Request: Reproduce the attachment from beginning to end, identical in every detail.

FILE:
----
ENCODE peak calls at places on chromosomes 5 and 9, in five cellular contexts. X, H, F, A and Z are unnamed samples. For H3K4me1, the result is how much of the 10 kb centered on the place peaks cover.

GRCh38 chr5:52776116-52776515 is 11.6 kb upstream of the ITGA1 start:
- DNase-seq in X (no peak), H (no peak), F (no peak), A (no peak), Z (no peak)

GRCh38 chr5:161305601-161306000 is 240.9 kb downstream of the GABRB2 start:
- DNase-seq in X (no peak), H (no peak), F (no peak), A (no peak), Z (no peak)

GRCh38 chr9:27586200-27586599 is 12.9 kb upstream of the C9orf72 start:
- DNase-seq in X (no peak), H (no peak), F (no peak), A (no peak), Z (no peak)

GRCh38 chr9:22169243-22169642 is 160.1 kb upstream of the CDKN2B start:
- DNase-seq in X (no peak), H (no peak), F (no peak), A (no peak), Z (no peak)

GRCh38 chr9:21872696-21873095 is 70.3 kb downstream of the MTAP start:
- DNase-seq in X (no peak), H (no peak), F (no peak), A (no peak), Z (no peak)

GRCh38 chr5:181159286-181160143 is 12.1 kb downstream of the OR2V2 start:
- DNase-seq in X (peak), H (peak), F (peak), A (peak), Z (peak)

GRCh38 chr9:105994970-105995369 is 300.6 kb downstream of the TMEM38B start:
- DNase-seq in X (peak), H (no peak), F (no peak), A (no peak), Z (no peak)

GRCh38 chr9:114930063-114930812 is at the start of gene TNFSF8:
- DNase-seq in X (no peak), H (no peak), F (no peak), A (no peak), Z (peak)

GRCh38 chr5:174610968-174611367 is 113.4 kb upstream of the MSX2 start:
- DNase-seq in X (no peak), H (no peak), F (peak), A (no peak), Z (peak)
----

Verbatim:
ENCODE peak calls at places on chromosomes 5 and 9, in five cellular contexts. X, H, F, A and Z are unnamed samples. For H3K4me1, the result is how much of the 10 kb centered on the place peaks cover.

GRCh38 chr5:52776116-52776515 is 11.6 kb upstream of the ITGA1 start:
- DNase-seq in X (no peak), H (no peak), F (no peak), A (no peak), Z (no peak)

GRCh38 chr5:161305601-161306000 is 240.9 kb downstream of the GABRB2 start:
- DNase-seq in X (no peak), H (no peak), F (no peak), A (no peak), Z (no peak)

GRCh38 chr9:27586200-27586599 is 12.9 kb upstream of the C9orf72 start:
- DNase-seq in X (no peak), H (no peak), F (no peak), A (no peak), Z (no peak)

GRCh38 chr9:22169243-22169642 is 160.1 kb upstream of the CDKN2B start:
- DNase-seq in X (no peak), H (no peak), F (no peak), A (no peak), Z (no peak)

GRCh38 chr9:21872696-21873095 is 70.3 kb downstream of the MTAP start:
- DNase-seq in X (no peak), H (no peak), F (no peak), A (no peak), Z (no peak)

GRCh38 chr5:181159286-181160143 is 12.1 kb downstream of the OR2V2 start:
- DNase-seq in X (peak), H (peak), F (peak), A (peak), Z (peak)

GRCh38 chr9:105994970-105995369 is 300.6 kb downstream of the TMEM38B start:
- DNase-seq in X (peak), H (no peak), F (no peak), A (no peak), Z (no peak)

GRCh38 chr9:114930063-114930812 is at the start of gene TNFSF8:
- DNase-seq in X (no peak), H (no peak), F (no peak), A (no peak), Z (peak)

GRCh38 chr5:174610968-174611367 is 113.4 kb upstream of the MSX2 start:
- DNase-seq in X (no peak), H (no peak), F (peak), A (no peak), Z (peak)